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OP-ED: 15 miles from Ojai, danger lurks

 8 20 compressor op ed

Flier for Saturday, Aug. 21, meeting with state legislators about gas compressor site near E.P. Foster School. 

 

By John Brooks

State Sen. Monique Limón and Assemblymember Steve Bennett are inviting you to join them in an informational meeting Saturday, Aug. 21, about the Southern California Gas company compressor across the street from E.P. Foster Elementary School and the Boys & Girls Club.

 

The meeting will be from 10 a.m. to 2 p.m. at DeAnza Academy, 2060 Cameron St., Ventura.

People can also register to participate virtually at: https://bit.ly/2U2m5nA

Why should Ojai Valley residents care?

First, there is the matter of environmental justice. Nowhere else is a potentially explosive compressor facility embedded in a community. Natural gas from out of state arrives in a pressurized underground pipeline and is pushed north to Santa Barbara County by powerful turbines. Pipelines often rupture and leak and compressors explode.

This type of risky industrial activity would never be allowed in Ojai Valley neighborhoods. The pollution load is heavy on the Avenue.

Asthma and other respiratory rates are too high.

Conditions change

New housing is being built in West Ventura very close to the compressor and conditions that existed a hundred years ago on the Avenue can no longer be tolerated in the modern era.

Having this type of infrastructure is a daily danger and an environmental injustice to the 13,000 predominantly low-income people who live nearby.

Ask for an EIR

The community is demanding an environmental impact report to analyze the risks and the need for new and expanded fossil fuel infrastructure at a time when much needs to be done to curtail the pollution that is disrupting our climate.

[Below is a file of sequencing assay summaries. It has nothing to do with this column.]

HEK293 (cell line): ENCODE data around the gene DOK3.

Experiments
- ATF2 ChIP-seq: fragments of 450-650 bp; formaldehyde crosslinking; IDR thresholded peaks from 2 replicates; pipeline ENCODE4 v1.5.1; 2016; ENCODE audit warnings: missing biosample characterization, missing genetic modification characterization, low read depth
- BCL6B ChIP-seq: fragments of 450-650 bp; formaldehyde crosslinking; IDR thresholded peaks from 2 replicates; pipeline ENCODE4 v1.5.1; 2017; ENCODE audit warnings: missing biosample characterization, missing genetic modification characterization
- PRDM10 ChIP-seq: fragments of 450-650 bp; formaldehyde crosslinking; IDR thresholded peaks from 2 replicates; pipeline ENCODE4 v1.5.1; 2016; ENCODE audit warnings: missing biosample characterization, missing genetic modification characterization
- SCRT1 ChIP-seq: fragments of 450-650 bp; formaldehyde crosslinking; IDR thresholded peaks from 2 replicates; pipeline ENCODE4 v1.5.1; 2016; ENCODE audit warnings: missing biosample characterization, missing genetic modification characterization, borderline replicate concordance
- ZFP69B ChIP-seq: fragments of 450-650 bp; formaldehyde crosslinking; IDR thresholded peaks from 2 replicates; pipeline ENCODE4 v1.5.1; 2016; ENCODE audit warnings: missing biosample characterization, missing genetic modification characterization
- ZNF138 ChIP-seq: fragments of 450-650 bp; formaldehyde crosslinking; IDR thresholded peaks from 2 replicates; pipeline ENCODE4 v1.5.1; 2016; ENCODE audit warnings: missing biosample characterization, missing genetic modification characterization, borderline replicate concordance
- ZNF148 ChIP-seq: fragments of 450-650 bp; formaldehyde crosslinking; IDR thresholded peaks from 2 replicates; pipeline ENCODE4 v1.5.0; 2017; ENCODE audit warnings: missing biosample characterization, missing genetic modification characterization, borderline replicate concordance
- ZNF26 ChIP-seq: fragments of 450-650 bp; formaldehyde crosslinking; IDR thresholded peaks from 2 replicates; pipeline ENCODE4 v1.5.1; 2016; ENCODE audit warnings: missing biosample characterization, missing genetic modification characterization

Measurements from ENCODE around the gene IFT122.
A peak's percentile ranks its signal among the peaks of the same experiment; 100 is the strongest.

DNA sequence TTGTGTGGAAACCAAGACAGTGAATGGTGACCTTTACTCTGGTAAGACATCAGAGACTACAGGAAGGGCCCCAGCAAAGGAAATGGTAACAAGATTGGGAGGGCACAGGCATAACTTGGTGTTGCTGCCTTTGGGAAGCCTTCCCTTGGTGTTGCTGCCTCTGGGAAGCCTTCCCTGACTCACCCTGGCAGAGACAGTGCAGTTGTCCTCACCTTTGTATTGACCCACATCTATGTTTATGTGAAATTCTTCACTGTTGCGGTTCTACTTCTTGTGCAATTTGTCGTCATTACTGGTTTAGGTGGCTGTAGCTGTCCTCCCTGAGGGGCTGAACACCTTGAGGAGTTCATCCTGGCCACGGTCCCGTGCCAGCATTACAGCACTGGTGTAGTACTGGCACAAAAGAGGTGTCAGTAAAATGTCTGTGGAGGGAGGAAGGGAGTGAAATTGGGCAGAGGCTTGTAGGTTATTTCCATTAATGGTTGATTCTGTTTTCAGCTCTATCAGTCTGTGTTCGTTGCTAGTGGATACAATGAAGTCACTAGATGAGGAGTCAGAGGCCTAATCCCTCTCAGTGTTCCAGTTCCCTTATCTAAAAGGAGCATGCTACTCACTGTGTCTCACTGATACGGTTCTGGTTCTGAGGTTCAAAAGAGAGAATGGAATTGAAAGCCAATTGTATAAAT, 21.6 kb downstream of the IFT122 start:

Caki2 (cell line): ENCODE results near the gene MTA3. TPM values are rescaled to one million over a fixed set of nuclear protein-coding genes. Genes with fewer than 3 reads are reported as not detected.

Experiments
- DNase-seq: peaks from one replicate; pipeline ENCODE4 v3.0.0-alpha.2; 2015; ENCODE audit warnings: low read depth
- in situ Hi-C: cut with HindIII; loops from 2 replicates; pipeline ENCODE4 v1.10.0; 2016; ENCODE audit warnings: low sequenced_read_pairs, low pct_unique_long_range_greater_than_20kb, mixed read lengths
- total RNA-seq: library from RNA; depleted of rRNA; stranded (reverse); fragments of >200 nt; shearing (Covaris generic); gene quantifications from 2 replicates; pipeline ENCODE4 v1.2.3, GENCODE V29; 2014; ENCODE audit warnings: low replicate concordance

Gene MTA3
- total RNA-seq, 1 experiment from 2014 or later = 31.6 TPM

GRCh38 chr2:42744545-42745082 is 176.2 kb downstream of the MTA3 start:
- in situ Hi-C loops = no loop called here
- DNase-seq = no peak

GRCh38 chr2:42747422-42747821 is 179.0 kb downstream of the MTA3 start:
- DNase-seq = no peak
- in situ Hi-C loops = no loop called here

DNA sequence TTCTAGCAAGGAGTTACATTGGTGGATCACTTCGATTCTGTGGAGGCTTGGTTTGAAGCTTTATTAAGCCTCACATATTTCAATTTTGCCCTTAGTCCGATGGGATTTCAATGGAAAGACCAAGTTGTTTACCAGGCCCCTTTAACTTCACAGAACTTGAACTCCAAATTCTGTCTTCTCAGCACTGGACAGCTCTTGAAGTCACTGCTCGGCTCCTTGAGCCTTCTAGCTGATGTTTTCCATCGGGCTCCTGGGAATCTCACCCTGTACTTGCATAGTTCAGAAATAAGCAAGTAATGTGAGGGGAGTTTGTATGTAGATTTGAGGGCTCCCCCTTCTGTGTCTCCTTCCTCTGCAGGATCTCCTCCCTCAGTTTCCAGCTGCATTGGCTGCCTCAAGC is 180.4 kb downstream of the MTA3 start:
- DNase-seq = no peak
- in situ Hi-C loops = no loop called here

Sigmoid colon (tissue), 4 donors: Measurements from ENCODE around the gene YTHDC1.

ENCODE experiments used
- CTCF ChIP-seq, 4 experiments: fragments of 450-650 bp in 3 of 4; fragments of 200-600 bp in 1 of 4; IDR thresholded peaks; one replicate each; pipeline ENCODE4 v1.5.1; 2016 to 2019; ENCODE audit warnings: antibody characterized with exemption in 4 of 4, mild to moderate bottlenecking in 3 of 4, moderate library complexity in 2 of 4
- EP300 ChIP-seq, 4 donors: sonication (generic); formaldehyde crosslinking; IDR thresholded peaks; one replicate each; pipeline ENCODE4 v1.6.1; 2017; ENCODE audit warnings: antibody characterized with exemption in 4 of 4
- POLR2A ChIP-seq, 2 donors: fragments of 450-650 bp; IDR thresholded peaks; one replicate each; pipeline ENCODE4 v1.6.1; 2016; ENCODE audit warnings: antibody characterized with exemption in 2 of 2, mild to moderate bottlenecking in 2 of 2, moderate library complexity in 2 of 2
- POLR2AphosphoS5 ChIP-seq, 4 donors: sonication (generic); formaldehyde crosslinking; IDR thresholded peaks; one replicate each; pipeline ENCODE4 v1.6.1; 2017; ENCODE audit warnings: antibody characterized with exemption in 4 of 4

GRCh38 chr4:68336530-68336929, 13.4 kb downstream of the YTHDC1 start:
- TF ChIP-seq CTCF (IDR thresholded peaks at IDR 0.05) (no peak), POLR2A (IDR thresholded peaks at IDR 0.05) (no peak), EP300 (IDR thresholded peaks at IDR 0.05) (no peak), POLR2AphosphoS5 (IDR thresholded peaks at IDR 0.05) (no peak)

By signing up for the Aug. 21 meeting, you can help make life better for our neighbors 15 miles south of us along Highway 33.

Ventura Mayor Sofia Rubalcava has marched against the compressor and the Ventura City Council voted unanimously in favor of an EIR.

Patagonia has joined in the opposition

Ryan Gellert, CEO of Patagonia, also took part in the community protests. That company has had its headquarters in Ventura for 48 years. At a July 17 protest rally at Kellogg Park, he said: “We want to stop the expansion of this site, then we want to remove the site, and, fi nally, we want to ensure there is a setback of at least 2,500 feet between fossil-fuel facilities and residential areas.”

Hope of a breakthrough

The executive director of the California Public Utilities Commission recently demanded that the gas company respond to the community uprising with facts about alternative sites, the actual need for the expansion and how building new infrastructure fits into the gas company’s promised efforts to de-carbonize California by 2045.

After the Limon-Bennett public meeting, the CPUC is requiring answers from Southern California Gas (but not yet an EIR) before any work can proceed at the location near Olive and Stanley in West Ventura.

Please attend the meeting and learn more. Thank you.

— John Brooks of Oak View is a board member of Climate First: Replacing Oil and Gas (CFROG)

 

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